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Kali Geldis

Editorial Director |  In Personal Finance, Credit Cards

Kali Geldis is Credit.com’s Editorial Director. She writes about a wide range of personal finance and credit topics. She previously ran MainStreet, the personal finance website powered by TheStreet. She has also worked for The Wall Street Journal as a Dow Jones Newspaper Fund intern and at The Huntington Herald-Dispatch as a reporter.

Does Getting a Co-Signer Hurt My Credit?

Credit 101

Does Getting a Co-Signer Hurt My Credit?

Does Getting a Co-Signer Hurt My Credit?

When you don’t have a credit score good enough to get a loan, it’s easy to feel stuck. It takes credit to build credit, after all. Some borrowers turn to friends and family to help. Specifically, they may ask someone in their life to co-sign for them. When someone co-signs for an account on your behalf,... Read More

I Have Too Many Credit Cards. What Can I Do?

Credit Cards

I Have Too Many Credit Cards. What Can I Do?

I Have Too Many Credit Cards. What Can I Do?

Besides the obvious fact that there are only so many credit cards you can squeeze into your wallet, there are times when you might consider paring down or simplifying the credit cards you carry. Before You Close a Card… Before you start cutting up cards and calling issuers to close your accounts, there are some... Read More

The Cities With the Best Memorial Day Hotel Deals

Personal Finance

The Cities With the Best Memorial Day Hotel Deals

The Cities With the Best Memorial Day Hotel Deals

It’s the weekend that kicks off summer, but it’s also the kickoff of summer spending. Memorial Day trips can get pretty expensive unless you’re hunting for deals. Priceline.com recently rounded up some of the best hotel deals on Memorial Day travel and the top three come in under $100 — keeping that total hotel bill... Read More

This Ridiculously Cute Ad Gives a Dog a Credit Card

Managing Debt

This Ridiculously Cute Ad Gives a Dog a Credit Card

This Ridiculously Cute Ad Gives a Dog a Credit Card

Credit card debt has never been so adorable. A new ad for Canadian debit card program Interac features Max, an Australian Shepherd with a love of Kobe beef sliders, dog bones and plush toys … and a big problem with spending. As the (fictional, just to be clear) story goes, Max learns how to use the internet,... Read More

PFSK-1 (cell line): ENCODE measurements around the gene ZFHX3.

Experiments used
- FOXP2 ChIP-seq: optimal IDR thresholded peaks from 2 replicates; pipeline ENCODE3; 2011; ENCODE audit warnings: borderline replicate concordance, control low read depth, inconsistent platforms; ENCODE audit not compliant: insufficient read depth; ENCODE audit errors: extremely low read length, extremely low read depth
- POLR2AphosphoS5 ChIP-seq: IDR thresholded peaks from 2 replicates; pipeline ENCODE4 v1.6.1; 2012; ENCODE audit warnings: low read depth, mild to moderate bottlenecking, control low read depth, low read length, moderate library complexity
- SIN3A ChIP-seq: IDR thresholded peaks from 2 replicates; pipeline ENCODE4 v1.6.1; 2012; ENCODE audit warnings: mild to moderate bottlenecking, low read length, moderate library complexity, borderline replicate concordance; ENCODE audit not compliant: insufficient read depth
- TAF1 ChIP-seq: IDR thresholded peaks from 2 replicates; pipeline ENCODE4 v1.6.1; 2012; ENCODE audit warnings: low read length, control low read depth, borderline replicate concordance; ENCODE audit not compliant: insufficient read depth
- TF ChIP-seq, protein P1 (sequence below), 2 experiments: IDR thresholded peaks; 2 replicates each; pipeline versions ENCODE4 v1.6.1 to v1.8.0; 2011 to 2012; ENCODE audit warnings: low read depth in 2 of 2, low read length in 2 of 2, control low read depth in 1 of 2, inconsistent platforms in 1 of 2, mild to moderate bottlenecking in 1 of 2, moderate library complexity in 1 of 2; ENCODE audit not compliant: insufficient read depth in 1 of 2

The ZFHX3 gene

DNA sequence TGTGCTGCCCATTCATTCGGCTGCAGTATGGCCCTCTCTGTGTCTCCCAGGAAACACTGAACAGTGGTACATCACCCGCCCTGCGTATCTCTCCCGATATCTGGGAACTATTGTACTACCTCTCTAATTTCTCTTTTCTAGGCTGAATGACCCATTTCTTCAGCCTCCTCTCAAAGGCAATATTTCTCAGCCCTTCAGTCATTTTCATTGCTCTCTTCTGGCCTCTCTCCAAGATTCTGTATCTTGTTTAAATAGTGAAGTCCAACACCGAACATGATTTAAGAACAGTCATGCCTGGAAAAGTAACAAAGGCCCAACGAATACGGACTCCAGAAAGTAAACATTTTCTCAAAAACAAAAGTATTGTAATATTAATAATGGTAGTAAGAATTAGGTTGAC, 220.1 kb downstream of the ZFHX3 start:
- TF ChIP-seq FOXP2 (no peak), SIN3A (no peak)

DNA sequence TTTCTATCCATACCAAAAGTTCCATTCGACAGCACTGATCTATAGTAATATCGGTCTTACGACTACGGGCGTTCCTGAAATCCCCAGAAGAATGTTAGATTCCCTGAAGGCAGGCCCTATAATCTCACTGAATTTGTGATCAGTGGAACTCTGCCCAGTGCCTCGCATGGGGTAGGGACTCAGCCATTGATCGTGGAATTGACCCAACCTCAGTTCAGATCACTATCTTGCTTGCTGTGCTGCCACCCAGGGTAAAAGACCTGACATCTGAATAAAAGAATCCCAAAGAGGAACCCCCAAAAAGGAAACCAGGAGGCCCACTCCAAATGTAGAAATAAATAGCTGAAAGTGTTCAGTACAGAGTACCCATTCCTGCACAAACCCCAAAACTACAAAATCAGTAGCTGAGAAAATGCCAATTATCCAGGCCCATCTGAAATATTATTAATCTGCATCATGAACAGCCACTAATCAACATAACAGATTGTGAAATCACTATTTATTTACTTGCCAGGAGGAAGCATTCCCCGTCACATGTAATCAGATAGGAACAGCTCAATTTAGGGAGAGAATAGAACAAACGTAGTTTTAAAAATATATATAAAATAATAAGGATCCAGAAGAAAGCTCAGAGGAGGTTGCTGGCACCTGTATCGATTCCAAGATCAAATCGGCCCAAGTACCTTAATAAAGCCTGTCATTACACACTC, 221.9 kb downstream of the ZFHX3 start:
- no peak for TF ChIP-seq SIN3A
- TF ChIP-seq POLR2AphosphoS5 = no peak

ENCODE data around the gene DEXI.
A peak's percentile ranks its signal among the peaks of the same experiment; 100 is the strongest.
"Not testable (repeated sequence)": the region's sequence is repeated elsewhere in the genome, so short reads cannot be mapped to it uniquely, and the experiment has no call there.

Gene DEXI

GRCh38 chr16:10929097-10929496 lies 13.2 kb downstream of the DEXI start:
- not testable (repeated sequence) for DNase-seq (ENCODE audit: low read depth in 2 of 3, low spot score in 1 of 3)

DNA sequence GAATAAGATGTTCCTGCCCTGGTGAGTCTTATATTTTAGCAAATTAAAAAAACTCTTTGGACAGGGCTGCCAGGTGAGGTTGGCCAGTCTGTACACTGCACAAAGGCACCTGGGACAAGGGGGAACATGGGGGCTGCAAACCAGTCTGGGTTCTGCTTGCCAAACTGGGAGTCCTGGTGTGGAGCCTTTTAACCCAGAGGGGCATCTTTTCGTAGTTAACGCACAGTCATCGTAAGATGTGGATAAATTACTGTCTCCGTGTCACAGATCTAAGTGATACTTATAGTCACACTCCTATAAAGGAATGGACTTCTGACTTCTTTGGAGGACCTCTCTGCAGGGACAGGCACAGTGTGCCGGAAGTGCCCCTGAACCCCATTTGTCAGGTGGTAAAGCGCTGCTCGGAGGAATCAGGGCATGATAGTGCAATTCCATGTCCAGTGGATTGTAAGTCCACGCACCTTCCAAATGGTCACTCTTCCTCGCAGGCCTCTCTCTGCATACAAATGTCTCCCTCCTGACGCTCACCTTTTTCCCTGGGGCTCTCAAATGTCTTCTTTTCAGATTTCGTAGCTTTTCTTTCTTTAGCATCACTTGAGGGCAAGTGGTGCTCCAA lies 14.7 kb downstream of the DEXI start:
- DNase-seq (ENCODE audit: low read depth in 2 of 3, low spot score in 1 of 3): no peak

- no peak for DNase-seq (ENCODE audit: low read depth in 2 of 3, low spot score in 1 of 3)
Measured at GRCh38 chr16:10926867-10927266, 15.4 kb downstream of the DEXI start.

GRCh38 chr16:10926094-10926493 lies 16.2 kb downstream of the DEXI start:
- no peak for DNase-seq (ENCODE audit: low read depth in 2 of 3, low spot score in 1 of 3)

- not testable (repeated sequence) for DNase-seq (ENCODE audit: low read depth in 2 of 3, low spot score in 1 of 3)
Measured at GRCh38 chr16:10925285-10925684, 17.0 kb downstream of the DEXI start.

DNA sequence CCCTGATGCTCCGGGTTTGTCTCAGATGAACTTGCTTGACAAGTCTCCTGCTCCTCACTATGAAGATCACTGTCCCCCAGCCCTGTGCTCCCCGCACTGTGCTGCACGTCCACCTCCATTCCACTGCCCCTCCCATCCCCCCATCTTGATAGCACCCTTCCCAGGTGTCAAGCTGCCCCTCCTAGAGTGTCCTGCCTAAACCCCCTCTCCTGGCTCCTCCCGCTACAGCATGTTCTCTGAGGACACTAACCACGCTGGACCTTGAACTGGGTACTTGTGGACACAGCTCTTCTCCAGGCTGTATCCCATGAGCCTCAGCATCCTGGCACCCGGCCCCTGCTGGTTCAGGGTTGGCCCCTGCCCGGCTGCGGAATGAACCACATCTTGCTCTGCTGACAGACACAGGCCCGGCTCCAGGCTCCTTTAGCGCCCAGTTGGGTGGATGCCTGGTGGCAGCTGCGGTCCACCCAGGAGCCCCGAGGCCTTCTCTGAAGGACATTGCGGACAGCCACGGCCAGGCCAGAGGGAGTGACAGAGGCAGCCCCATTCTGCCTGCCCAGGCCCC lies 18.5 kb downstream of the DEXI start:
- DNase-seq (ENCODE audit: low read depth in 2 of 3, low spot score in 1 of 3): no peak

Friendly Reminder: Your Monthly Netflix Bill Is About to Go Up

Personal Finance

Friendly Reminder: Your Monthly Netflix Bill Is About to Go Up

Friendly Reminder: Your Monthly Netflix Bill Is About to Go Up

Remember a while back when Netflix was a total bro and let current subscribers keep their lower monthly subscription rate instead of charging the higher rate that new customers received? That’s changing next month. In 2014, Netflix raised the price of its monthly standard streaming plan from $7.99 to $9.99, and existing customers rejoiced when they were allowed... Read More

9 Helpful Tools for Fixing Your Credit

Credit Score

9 Helpful Tools for Fixing Your Credit

9 Helpful Tools for Fixing Your Credit

You know you have a problem — a credit score problem — but you don’t know how to fix it. There are so many different possibilities that could be the source of your credit problems that it’s hard to know where to start. Here are some tools to help you understand, diagnose and manage your... Read More

You Aren’t the Only One Who Knows What Meds You’re On

Identity Theft

You Aren’t the Only One Who Knows What Meds You’re On

You Aren’t the Only One Who Knows What Meds You’re On

Most people expect their medical data to remain in just a few hands — their doctor, their pharmacist, their family, etc. — but prescription medication data can be shared with a number of companies you may not expect. Consumer Reports reminded readers last week that prescription drug data can be shared not only with your pharmacist,... Read More

Donald Trump Allegedly Hacked: Cellphone & Social Security Number Compromised

Identity Theft

Donald Trump Allegedly Hacked: Cellphone & Social Security Number Compromised

Donald Trump Allegedly Hacked: Cellphone & Social Security Number Compromised

In a YouTube video released Thursday, hacking group Anonymous claims to have compromised Donald Trump. Just two weeks after Anonymous promised a war against the leading Republican presidential candidate, the group released documents that allegedly include Trump’s Social Security number, cellphone number, birth date, children’s names and other pieces of personal information. The group said in the video... Read More

Show Me More by Kali Geldis

Certain credit cards and other financial products mentioned in this and other articles on Credit.com News & Advice may also be offered through Credit.com product pages, and Credit.com will be compensated if our users apply for and ultimately sign up for any of these cards or products. However, this relationship does not result in any preferential editorial treatment.

Hello, Reader!

Thanks for checking out Credit.com. We hope you find the site and the journalism we produce useful. We wanted to take some time to tell you a bit about ourselves.

Our People